The power behind the singleton has IMHO nothing todo with multiple singletons, and why would you use multiple singletons if we have the registry pattern... ?

    dont try and re-invent the weel

    cheers
    Business as usual is off the menu folks, ...

  20. #20
    SitePoint Wizard dreamscape's Avatar
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    >> The power behind the singleton has IMHO nothing todo with multiple singletons

    No sherlock homes

    >> and why would you use multiple singletons if we have the registry pattern...

    Who here has said anything about using this for multiple singletons? Several times in here I have explicitly said, that if one needed multiple objects, that there are better options, like the registry.

    But I thank you for blatantly not reading the entire thread, and instead just reading a few sentences and posting a hastily reply. Your ability to completely ignore the obvious and act rashly is a champion of human kind. Perhaps I should nominate you for the nobel prize
    Last edited by Helge; Aug 23, 2005 at 02:13. Reason: Removed swearing

  21. #21
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    Quote Originally Posted by dreamscape
    >> Generally speaking, any instance where this could be useful would be solved by just having a normal class with a few static properties / methods

    Isn't that exactly what I have done? The Multipleton isn't meant to be a container or wrapper to other classes, but something you design in a normal class, similar to a Singleton, except it allows more than one instance throughout the program (but still only one at a time). The pattern as posted is just that, a conceptual pattern. Not a real world example.

    What you suggest is exactly what the Multipleton does... uses a static property and a few methods in a normal class.

    As is, it is written for PHP 4, because PHP 4 does not have static class properties. It only has static method properties, and so one must do some trickery to simulate a static class variable, either by doing something like I've done, or using a global variable seem to be the 2 most common methods.

    However, PHP 5 does have static class properties, which is why I said doing the same thing in PHP 5 would require much less thinking and coding.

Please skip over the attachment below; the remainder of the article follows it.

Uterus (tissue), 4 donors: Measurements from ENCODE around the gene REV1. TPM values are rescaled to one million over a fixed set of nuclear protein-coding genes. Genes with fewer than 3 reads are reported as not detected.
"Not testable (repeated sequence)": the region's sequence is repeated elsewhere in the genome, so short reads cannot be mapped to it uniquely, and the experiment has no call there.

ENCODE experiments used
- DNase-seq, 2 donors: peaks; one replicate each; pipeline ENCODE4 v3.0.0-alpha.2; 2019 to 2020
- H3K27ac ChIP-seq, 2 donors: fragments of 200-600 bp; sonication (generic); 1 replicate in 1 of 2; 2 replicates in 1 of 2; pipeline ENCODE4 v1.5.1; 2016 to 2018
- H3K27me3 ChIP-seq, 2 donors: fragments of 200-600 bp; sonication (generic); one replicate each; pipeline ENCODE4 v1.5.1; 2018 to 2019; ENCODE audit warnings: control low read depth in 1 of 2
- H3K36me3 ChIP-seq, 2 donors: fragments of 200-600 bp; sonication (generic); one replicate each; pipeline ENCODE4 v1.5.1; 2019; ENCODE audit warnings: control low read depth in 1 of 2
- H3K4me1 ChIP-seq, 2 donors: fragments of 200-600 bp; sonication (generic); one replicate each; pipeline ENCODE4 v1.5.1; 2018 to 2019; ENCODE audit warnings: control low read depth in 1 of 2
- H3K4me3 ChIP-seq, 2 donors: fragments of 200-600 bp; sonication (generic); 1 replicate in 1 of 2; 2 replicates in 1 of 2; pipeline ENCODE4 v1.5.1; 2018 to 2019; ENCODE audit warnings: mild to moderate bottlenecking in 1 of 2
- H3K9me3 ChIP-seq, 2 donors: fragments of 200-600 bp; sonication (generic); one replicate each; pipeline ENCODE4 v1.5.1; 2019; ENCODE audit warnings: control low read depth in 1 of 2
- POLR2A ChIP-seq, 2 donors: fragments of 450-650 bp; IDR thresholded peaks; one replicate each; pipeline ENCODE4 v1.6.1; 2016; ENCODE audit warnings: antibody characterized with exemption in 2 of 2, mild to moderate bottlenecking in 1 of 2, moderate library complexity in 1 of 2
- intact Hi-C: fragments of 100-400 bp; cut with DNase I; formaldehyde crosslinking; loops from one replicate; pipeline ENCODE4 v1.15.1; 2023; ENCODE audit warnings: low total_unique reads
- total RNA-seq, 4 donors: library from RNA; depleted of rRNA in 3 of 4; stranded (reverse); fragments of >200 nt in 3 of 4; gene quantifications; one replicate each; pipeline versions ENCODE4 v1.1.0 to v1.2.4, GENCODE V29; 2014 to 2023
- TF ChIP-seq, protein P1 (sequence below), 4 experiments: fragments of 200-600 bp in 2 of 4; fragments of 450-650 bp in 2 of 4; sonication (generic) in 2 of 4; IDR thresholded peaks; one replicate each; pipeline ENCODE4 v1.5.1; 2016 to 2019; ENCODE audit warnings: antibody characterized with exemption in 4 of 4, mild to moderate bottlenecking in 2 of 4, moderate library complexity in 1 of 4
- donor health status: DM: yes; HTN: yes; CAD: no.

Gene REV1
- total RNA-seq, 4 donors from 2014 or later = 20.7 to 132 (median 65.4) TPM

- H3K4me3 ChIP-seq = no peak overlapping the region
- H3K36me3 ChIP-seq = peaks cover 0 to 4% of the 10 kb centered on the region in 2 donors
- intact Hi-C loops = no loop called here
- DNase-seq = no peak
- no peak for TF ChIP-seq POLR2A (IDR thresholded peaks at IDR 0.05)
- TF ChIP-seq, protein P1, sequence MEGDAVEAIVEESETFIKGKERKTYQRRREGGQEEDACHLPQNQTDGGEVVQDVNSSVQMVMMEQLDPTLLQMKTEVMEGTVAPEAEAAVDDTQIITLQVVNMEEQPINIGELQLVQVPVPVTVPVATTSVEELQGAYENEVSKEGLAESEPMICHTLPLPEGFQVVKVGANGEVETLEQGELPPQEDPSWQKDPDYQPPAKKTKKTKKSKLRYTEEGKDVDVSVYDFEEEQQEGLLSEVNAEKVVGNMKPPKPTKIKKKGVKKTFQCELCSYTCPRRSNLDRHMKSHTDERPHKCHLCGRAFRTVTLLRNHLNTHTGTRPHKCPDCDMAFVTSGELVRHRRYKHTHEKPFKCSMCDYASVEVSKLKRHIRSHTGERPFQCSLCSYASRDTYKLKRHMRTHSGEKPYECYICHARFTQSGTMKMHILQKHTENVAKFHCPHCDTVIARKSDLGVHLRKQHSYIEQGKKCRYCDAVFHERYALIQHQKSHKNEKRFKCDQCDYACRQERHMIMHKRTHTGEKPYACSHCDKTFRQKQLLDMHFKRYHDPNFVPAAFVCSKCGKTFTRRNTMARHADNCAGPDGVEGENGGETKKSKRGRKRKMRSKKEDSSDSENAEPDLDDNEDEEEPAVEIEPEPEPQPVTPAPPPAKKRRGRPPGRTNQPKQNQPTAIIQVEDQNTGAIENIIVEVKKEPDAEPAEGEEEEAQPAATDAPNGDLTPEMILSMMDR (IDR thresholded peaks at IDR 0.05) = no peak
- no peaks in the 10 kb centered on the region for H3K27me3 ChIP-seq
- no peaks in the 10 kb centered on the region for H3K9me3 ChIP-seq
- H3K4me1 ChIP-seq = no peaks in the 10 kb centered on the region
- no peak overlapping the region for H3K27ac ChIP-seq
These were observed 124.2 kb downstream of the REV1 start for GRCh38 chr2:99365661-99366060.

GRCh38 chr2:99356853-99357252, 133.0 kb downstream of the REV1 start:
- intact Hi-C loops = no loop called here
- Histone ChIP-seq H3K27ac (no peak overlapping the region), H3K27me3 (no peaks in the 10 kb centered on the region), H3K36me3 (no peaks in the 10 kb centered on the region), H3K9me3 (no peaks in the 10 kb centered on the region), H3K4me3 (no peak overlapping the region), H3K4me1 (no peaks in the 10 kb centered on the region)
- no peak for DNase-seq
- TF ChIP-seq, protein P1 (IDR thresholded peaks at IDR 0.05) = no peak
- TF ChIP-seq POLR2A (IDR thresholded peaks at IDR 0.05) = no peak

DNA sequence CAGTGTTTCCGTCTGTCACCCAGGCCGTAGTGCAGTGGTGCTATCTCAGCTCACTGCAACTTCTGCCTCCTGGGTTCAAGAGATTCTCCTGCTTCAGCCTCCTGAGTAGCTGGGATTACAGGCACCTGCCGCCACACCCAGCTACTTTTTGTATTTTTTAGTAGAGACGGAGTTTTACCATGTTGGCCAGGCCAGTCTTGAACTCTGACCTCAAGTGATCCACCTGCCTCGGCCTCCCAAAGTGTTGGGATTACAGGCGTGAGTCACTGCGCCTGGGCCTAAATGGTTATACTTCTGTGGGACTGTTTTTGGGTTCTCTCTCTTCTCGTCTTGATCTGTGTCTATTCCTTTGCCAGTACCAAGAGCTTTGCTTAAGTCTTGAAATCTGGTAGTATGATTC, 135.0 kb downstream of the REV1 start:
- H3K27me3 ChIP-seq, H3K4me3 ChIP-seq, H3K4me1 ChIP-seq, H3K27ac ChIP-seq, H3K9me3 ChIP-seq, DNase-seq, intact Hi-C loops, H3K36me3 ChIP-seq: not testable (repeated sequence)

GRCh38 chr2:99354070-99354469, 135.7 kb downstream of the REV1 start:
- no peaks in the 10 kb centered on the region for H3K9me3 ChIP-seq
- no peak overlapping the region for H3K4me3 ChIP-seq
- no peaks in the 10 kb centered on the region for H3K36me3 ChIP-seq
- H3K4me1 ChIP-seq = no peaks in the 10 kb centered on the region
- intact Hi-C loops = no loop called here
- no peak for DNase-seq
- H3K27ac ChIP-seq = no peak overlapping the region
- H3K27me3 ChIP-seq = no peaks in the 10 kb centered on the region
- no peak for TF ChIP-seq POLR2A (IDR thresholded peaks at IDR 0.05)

Again, the Multipleton is not designed to be an object wrapper of any kind, but something to be integrated to a normal class. It is meant as an answer to where one needs a Singleton, but needs to re-initiate at some point in the program, which is not allowed by a true Singleton, therefore becoming a "Multipleton"

    Where you need multiple objects, then something like the Registry is probably much better suited than having multiple Multipletons.
    I think you're missing my point. You're trying to invent a design pattern when the basic language constructs already do this -- it's the way you're supposed to design. Not every piece of code you ever write needs to use esoteric CS garbage, you know.

  22. #22
    SitePoint Wizard dreamscape's Avatar
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    >> I think you're missing my point. You're trying to invent a design pattern when the basic language constructs already do this -- it's the way you're supposed to design.

    No you miss the point. PHP 4 does not have basic language constructs to do this. If you can't come off your PHP 5 high horse, kindly leave the thread alone.

  23. #23
    SitePoint Wizard
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    There is no need to attacking each other. Discuss in a civilized manner and this thread won't be closed. This is the only warning you people get.

  24. #24
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    Would a term more like Writable Singleton make more sense than Multipleton. It isn't holding multiple instance, but rather you can change the instance the singleton is holding and discard the old one (in other words, the Singleton is no longer read-only).

    A Registry simply makes more sense to me, though I know you have dimissed it.

  25. #25
    SitePoint Guru OfficeOfTheLaw's Avatar
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    Sorry, I read the thread, but don't really get what you are meaning to do that isn't done by the registry pattern. I'm not attacking your implementation or anything, after all you should create the objects in your system to suit your needs, not someone elses idea of what a pattern should be.. but why not use a registry to store multiple instances of objects to get? It's hackish in php4, but doable.

    I'll avoid the actual class code, but the idea would be to have a static array variable contained in a method that is called privatly, with a parameter specifying whether to get or store objects, and another optional parameter to pass objects in on store. This would be called internally, externally you can use set and get methods that call that method to store and retrieve instances.

    Further, you could even store some kind of reference to the most recently added instance, which you could access via Registery::getCurrentInstance();

    Code:
    Registry::store('foo1', new Foo());
    Registry::store('foo2', new Foo());
    
    /** 
     * get an instance to work with
     */
    $foo = &Registry::getInstance('foo1');
    Of course, like I stated, software design is something that is done to often cater the application of the code, and for all I know your method works betetr in YOUR case and in your application rather than a registry does. I think all the hostility is that people don't feel this is a pattern because, quite honestly, it borders between a Singleton and a Registry (mostly a registry). Remember, patterns aren't concrete and could be implemented in a multitude of ways... I have some old application code that uses a simple function as a registry and, although you won't find any code examples in pattern theory literature that even slightly resembles the function, it does do what a registry is described to do.

    James Carr, Software Engineer